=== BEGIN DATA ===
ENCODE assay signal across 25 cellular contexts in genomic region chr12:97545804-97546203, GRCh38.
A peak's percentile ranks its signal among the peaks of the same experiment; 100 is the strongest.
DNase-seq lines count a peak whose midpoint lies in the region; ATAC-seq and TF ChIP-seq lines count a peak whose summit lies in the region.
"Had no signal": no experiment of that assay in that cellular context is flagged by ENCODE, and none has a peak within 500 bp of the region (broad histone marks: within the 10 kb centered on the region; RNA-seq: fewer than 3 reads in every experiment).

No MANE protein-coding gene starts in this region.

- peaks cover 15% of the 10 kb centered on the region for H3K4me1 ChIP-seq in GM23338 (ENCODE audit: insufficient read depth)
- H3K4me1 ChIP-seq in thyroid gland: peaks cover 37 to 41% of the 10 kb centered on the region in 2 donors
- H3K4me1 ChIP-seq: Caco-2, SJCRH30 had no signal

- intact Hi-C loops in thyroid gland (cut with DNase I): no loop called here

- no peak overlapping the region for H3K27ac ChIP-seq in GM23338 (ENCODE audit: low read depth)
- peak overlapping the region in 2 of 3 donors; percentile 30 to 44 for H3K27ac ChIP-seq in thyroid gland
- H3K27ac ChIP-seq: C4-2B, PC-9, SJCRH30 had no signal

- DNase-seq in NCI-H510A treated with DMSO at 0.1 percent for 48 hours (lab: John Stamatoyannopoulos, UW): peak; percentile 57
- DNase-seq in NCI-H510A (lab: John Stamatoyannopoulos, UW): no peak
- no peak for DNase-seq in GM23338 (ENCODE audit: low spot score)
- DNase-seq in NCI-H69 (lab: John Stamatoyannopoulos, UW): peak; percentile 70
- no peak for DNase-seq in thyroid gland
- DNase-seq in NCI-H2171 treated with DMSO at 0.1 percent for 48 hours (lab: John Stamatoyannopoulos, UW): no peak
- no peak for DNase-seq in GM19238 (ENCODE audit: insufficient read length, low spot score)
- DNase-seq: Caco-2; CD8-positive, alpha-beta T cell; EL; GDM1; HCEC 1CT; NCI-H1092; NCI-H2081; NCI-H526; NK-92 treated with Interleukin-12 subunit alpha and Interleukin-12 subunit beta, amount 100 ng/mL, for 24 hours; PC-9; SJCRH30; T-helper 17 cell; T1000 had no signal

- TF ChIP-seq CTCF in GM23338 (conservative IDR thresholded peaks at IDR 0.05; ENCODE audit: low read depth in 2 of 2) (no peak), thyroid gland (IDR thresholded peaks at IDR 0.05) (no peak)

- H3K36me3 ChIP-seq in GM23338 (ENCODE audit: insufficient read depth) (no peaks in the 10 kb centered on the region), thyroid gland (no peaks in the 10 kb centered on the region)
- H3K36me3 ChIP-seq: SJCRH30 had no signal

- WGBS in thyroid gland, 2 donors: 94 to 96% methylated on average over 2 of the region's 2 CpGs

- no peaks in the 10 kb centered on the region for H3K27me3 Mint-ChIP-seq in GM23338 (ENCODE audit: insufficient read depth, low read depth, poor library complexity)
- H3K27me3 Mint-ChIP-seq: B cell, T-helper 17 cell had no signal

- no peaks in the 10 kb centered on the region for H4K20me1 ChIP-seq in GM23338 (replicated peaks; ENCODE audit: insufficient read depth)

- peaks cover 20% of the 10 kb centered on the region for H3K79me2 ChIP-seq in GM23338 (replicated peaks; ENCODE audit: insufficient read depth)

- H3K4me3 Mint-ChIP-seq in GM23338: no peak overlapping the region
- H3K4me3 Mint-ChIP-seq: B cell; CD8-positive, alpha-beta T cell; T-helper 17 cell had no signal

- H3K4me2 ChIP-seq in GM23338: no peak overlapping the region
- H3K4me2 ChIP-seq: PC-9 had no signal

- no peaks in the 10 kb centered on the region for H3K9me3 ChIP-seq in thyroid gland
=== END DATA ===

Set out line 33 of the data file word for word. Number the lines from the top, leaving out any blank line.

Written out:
- no peaks in the 10 kb centered on the region for H3K9me3 ChIP-seq in thyroid gland